Anti-dumping: Will Tate & Lyle pull the trigger on Chinese sucralose?

By Dominic Morgan, CCM

- Last updated on GMT

Anti-dumping: Will Tate & Lyle pull the trigger on Chinese sucralose?

Related tags Sucralose

Concerns are mounting within China’s sweeteners industry over the risk of Chinese sucralose becoming a target for an anti-dumping investigation by the US or EU, according to industry sources.

Chinese manufacturers have been exporting more and more sucralose this year at increasingly cheaper prices, a practice that will increase the danger of an anti-dumping suit. 

According to China Customs data, sucralose exports from the country were up 8% year on year during the first-half of 2015, while prices were down 19%. Prices have more than halved since 2012.

Officials from the China Food Additives & Ingredients Association (CFAA) urged manufacturers to take decisive action to avoid an anti-dumping suit during the sweetener industry’s annual meeting in Wuhan, Hubei Province.

Attendees were reminded of ongoing anti-dumping investigations against Chinese acesulfame K and aspartame in the EU, and warned that the sucralose industry would face similar problems unless companies adjusted their sales and production strategies immediately.

The comparison is sure to have struck home with manufacturers, as the recent development of the sucralose market appears remarkably similar to that of acesulfame K. 

Nutrinova filed an anti-dumping suit against Chinese acesulfame K last year after Chinese exports of the sweetener rose sharply and prices dropped 16% between 2012 and 2014. Indeed, the two cases differ mainly in the fact that sucralose prices have fallen further and exports have increased even faster.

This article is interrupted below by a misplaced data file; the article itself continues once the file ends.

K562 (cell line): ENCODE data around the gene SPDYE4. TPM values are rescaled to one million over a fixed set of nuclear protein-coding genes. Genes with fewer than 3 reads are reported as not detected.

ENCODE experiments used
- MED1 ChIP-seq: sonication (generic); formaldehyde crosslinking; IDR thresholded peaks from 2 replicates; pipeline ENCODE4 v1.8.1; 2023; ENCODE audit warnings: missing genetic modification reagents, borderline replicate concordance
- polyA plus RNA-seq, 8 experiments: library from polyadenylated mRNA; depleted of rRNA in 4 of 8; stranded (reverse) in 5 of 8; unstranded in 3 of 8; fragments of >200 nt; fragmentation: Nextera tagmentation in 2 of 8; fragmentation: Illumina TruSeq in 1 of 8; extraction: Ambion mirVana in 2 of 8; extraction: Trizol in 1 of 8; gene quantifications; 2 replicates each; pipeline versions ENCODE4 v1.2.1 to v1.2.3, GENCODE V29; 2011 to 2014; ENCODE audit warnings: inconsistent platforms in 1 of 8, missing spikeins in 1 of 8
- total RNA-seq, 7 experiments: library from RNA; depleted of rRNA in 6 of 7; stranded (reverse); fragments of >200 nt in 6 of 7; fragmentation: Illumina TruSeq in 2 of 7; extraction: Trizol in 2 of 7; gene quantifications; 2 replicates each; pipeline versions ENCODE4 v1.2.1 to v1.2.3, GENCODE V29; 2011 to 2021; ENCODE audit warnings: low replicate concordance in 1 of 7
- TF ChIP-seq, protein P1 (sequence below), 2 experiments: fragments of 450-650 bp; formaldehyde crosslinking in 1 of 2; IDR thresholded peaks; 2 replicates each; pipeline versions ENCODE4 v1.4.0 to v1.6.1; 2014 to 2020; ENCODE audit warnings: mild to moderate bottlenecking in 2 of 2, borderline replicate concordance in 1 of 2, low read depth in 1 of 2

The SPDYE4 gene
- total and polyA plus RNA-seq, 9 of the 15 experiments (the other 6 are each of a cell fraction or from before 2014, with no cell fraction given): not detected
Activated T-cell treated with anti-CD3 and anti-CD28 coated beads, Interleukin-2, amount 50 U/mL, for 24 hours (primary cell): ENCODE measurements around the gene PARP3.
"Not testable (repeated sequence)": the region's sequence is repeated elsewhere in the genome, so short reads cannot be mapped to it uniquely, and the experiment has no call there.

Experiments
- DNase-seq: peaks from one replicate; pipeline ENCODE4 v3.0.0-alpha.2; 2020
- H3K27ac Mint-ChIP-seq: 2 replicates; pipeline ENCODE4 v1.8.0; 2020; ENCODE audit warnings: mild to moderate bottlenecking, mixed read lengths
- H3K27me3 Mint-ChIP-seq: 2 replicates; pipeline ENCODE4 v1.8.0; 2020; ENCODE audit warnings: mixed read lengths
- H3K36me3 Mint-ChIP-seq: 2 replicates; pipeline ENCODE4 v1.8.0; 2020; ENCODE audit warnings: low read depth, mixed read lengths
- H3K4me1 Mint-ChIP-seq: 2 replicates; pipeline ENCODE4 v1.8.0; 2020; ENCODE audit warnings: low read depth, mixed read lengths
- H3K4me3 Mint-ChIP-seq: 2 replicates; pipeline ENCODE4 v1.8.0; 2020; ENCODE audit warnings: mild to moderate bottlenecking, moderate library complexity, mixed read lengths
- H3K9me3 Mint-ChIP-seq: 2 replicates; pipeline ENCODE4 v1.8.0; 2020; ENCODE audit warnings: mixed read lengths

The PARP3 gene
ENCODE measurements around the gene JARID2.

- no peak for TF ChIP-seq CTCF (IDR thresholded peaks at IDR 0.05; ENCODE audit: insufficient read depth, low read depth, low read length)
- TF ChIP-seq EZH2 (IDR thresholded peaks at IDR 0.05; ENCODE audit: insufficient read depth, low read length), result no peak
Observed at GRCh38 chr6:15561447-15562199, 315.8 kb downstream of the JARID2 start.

JK Sucralose raised its export prices for sucralose 8% in late June, and CCM expects more manufacturers to follow suit in the coming months.

However, industry insiders fear that this may be too little, too late to avoid an investigation being launched.

Tate & Lyle: A ‘very favourable’ time to file a suit

The perception within the industry is that a suit is most likely to come from British sugar and sweetener giant Tate & Lyle.

The company recently posted its worst annual sales figures since FY2008, with a huge 73% drop in revenue from sucralose. The accompanying statement attributed this sharp drop to “capacity increases in China​” and the “overhang of unsold Chinese sucralose​”, among other things.

And Tate & Lyle’s recent decision to close its Singapore facility and centre all its sucralose production on the US, a move which should be completed by early 2016, would also make it easier for the company to win such a suit, according to a Chinese industry insider.

This [move] is very favourable for Tate & Lyle to file an anti-dumping lawsuit in the US to fight against Chinese sucralose, as it can collect a large amount of data to demonstrate the negative effect the low prices have had on its business​,” said the insider.

A nightmare scenario

The idea of being shut out of the EU or US is a nightmare scenario for Chinese sucralose companies, as these markets account for 25% and 40% of their exports respectively.

Should a suit be filed, Chinese manufacturers are sure to begin exploring markets such as India, Indonesia and Chile to try to offset any potential damage​,” said Wu Hulian, editor of Sweeteners China News​. 

But the EU and US markets are effectively irreplaceable—if either market were to impose an anti-dumping duty, it would be a huge blow to the Chinese sucralose industry​.”

  • CCM​ is a leading market intelligence provider for China’s sweeteners market

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